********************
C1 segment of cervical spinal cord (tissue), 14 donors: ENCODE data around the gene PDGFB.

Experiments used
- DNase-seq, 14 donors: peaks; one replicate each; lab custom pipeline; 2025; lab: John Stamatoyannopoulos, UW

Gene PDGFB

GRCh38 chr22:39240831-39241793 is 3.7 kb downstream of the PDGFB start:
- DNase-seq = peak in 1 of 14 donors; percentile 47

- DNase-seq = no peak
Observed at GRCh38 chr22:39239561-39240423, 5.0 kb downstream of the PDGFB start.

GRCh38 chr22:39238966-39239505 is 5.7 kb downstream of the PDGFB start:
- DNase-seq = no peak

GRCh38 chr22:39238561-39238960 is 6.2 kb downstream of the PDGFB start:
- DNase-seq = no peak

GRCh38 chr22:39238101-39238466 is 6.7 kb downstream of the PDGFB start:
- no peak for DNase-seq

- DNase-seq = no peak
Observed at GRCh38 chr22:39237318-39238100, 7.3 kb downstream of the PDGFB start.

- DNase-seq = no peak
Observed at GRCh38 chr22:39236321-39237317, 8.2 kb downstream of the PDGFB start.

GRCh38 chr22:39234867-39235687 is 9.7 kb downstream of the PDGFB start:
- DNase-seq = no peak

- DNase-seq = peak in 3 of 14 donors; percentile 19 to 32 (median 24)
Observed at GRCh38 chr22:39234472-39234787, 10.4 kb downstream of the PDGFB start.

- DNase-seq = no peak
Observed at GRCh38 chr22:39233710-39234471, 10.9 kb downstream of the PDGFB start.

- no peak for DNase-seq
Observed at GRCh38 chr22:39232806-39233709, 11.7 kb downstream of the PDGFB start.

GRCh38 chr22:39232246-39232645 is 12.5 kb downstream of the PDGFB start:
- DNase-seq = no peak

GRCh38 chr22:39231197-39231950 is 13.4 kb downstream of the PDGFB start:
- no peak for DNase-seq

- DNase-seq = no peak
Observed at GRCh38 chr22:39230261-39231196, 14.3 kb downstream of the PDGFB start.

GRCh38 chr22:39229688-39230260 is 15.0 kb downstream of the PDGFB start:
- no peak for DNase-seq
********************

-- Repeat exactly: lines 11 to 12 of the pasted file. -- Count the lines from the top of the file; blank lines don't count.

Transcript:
GRCh38 chr22:39238561-39238960 is 6.2 kb downstream of the PDGFB start:
- DNase-seq = no peak